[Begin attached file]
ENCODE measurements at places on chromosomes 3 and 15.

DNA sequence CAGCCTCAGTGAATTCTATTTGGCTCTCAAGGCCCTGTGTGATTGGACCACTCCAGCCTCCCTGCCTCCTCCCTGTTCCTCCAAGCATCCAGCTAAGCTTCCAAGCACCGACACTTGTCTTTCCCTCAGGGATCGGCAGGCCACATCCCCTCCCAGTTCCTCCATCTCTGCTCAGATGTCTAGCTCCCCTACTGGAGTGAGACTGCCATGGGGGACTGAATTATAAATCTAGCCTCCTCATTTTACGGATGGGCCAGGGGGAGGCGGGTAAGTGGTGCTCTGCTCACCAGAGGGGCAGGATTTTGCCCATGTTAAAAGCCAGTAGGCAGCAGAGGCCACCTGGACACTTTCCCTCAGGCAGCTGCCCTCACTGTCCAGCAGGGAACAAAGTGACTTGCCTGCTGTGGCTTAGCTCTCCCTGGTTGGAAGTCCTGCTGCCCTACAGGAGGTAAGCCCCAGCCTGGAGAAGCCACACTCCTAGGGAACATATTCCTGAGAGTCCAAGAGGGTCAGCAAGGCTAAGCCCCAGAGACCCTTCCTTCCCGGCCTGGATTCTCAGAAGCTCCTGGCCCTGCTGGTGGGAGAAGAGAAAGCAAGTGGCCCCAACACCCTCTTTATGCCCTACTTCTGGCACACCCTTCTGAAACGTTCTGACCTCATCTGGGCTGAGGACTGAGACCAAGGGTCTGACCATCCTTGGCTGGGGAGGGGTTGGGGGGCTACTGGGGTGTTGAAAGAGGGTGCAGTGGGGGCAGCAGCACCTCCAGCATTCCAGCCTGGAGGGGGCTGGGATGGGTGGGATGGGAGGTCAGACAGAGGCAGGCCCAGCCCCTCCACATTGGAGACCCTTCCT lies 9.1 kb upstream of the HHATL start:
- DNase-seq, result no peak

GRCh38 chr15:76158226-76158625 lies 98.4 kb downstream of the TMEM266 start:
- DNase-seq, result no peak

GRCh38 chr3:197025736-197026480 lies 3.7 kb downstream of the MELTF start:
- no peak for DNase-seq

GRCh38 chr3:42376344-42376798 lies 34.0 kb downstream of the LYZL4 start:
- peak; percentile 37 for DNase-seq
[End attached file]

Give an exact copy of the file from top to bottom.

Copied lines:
ENCODE measurements at places on chromosomes 3 and 15.

DNA sequence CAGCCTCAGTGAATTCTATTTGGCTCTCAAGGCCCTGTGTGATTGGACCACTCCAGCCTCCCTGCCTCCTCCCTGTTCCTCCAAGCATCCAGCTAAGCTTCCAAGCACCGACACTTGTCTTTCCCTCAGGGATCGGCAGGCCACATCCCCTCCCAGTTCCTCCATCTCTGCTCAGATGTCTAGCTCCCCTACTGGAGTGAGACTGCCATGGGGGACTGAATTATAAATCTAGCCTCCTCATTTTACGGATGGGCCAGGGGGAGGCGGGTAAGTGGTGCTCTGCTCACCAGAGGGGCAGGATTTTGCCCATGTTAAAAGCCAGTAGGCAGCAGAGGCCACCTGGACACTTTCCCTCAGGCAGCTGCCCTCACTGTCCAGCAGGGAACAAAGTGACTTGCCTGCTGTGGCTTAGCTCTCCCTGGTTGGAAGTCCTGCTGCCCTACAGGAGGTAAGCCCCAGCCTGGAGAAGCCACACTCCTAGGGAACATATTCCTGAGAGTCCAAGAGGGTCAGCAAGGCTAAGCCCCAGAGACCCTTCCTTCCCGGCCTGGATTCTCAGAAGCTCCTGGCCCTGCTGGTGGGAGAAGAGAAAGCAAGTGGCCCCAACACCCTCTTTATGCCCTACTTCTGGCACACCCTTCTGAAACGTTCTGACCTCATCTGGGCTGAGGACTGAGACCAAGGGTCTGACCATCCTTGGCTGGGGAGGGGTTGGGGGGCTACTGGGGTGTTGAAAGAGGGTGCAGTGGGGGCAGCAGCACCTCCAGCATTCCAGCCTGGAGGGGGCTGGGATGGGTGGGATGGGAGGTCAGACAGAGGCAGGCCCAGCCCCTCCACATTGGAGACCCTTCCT lies 9.1 kb upstream of the HHATL start:
- DNase-seq, result no peak

GRCh38 chr15:76158226-76158625 lies 98.4 kb downstream of the TMEM266 start:
- DNase-seq, result no peak

GRCh38 chr3:197025736-197026480 lies 3.7 kb downstream of the MELTF start:
- no peak for DNase-seq

GRCh38 chr3:42376344-42376798 lies 34.0 kb downstream of the LYZL4 start:
- peak; percentile 37 for DNase-seq